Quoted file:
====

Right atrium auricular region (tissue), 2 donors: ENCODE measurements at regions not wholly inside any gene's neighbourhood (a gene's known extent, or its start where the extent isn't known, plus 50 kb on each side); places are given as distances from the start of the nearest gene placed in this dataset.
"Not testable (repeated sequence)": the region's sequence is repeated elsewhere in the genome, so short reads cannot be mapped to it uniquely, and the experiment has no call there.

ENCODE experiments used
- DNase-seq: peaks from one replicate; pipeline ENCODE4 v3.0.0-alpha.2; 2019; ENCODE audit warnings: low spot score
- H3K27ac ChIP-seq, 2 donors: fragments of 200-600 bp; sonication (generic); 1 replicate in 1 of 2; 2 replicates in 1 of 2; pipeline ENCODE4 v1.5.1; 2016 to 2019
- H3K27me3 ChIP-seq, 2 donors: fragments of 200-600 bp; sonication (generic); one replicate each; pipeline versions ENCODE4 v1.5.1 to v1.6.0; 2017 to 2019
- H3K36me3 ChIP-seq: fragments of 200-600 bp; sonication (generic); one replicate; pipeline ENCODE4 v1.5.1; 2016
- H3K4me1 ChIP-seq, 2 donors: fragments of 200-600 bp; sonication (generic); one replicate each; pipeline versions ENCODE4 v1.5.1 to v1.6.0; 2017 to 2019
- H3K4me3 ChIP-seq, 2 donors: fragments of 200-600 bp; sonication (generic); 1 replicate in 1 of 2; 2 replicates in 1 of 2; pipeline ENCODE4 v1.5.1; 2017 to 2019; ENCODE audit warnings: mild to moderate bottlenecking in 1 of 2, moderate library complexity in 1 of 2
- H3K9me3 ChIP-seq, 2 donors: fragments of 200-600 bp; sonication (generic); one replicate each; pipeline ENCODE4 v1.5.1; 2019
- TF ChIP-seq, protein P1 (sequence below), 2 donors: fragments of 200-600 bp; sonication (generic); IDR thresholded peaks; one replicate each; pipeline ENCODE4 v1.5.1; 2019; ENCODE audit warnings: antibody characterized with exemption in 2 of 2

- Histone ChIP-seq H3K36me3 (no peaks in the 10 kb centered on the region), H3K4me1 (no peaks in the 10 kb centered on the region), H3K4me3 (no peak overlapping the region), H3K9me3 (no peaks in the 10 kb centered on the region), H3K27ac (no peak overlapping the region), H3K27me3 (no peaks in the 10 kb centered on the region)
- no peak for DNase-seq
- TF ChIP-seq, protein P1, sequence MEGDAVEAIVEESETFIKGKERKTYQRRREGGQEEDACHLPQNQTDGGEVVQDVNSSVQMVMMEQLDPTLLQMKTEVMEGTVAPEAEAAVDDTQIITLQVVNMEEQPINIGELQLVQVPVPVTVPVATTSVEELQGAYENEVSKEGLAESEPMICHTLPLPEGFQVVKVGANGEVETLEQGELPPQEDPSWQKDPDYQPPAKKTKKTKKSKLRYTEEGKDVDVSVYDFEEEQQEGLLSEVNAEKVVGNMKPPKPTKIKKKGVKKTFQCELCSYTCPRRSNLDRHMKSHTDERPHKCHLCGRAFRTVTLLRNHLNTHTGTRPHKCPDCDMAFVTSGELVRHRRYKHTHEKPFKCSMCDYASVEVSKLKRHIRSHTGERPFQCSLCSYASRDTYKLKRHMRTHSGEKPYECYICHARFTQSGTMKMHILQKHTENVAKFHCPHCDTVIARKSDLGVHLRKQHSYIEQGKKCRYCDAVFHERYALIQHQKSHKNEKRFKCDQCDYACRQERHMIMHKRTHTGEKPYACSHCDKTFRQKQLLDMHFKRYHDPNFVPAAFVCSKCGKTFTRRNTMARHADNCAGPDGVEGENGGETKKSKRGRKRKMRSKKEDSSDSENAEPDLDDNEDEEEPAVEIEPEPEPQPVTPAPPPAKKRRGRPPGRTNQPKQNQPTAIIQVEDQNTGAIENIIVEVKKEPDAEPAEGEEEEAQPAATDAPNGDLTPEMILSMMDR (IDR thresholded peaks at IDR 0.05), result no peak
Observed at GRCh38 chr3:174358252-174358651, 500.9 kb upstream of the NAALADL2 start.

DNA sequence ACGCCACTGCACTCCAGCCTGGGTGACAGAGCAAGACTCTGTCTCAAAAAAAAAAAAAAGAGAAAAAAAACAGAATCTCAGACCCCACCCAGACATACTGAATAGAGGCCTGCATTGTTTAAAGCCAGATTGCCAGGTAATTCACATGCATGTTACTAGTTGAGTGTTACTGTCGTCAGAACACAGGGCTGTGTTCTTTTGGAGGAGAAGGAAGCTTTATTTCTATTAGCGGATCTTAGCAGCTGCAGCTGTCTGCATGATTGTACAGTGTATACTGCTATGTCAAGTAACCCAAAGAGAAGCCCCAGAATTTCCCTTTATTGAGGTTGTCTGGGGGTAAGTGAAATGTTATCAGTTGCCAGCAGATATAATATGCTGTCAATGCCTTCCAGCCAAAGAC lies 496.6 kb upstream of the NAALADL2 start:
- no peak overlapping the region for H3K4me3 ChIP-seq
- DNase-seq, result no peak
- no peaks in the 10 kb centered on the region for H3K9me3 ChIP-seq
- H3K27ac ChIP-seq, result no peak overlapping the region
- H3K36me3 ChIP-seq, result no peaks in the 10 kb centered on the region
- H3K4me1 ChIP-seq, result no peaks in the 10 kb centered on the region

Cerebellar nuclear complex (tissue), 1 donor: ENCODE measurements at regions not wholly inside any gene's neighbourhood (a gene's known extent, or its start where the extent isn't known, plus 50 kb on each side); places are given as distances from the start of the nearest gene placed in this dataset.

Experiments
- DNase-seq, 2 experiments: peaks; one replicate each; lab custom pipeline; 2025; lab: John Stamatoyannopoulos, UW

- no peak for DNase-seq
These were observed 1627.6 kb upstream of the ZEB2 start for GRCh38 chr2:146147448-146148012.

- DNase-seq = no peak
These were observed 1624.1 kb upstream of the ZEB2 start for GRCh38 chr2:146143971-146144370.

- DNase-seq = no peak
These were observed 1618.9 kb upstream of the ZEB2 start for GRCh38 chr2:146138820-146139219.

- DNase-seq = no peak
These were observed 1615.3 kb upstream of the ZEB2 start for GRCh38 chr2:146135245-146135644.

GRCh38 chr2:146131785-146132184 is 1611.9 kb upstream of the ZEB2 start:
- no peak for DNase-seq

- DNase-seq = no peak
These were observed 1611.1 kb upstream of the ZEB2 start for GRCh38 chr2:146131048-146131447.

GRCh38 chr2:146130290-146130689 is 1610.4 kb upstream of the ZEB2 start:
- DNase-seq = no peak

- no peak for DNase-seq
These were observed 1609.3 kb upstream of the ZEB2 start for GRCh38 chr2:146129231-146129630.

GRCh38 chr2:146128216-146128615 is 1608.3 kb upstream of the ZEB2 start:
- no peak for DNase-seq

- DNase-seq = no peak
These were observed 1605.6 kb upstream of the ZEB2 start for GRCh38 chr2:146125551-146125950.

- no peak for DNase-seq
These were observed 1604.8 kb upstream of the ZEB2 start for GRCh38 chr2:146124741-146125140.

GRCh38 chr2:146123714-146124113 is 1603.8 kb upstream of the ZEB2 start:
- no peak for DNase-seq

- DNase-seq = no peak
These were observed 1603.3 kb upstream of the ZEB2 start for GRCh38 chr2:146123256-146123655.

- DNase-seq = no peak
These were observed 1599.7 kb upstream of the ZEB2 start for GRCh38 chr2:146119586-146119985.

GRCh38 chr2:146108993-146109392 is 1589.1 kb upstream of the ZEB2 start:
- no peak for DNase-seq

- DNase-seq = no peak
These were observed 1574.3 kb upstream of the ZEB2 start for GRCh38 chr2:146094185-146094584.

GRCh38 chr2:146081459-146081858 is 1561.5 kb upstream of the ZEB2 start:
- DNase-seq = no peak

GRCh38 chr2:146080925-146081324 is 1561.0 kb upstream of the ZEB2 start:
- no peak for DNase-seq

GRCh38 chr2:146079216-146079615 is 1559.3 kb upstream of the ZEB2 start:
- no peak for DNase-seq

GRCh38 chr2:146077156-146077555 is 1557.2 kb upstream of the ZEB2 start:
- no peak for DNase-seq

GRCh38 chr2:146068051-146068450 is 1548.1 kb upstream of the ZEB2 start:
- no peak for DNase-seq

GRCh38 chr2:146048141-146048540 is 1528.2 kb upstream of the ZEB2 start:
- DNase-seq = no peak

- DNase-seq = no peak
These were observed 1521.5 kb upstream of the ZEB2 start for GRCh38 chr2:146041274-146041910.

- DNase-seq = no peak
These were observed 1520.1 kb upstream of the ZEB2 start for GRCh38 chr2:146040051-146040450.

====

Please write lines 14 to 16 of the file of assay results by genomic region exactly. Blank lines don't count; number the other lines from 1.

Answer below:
- TF ChIP-seq, protein P1, sequence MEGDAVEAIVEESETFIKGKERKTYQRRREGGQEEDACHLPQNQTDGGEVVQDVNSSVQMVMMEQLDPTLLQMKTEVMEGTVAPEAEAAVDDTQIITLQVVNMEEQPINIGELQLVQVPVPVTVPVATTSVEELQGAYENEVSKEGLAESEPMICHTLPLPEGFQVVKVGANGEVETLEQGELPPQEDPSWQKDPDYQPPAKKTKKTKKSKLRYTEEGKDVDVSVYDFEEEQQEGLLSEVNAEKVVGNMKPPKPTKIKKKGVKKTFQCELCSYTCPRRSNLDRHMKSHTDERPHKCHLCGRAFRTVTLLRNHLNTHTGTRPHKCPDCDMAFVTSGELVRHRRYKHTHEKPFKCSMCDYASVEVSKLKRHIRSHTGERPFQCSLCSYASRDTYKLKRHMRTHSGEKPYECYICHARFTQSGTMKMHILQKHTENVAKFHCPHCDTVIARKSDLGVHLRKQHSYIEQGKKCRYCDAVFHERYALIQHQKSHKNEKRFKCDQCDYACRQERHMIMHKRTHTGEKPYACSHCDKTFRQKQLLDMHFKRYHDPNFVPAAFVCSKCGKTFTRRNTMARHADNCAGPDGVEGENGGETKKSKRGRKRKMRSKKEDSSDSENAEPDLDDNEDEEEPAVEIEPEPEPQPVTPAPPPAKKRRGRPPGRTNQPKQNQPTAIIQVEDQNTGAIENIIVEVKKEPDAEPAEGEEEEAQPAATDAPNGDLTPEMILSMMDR (IDR thresholded peaks at IDR 0.05), result no peak
Observed at GRCh38 chr3:174358252-174358651, 500.9 kb upstream of the NAALADL2 start.

DNA sequence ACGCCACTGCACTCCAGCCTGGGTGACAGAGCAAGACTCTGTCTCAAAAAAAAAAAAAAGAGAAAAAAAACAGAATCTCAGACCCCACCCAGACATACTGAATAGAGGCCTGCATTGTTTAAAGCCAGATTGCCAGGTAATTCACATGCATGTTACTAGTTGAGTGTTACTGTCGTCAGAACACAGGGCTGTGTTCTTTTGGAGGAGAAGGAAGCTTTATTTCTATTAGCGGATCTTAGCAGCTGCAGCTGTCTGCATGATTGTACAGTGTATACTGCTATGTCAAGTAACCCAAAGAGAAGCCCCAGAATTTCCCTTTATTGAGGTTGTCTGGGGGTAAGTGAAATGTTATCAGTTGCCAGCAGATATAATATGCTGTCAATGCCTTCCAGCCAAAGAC lies 496.6 kb upstream of the NAALADL2 start: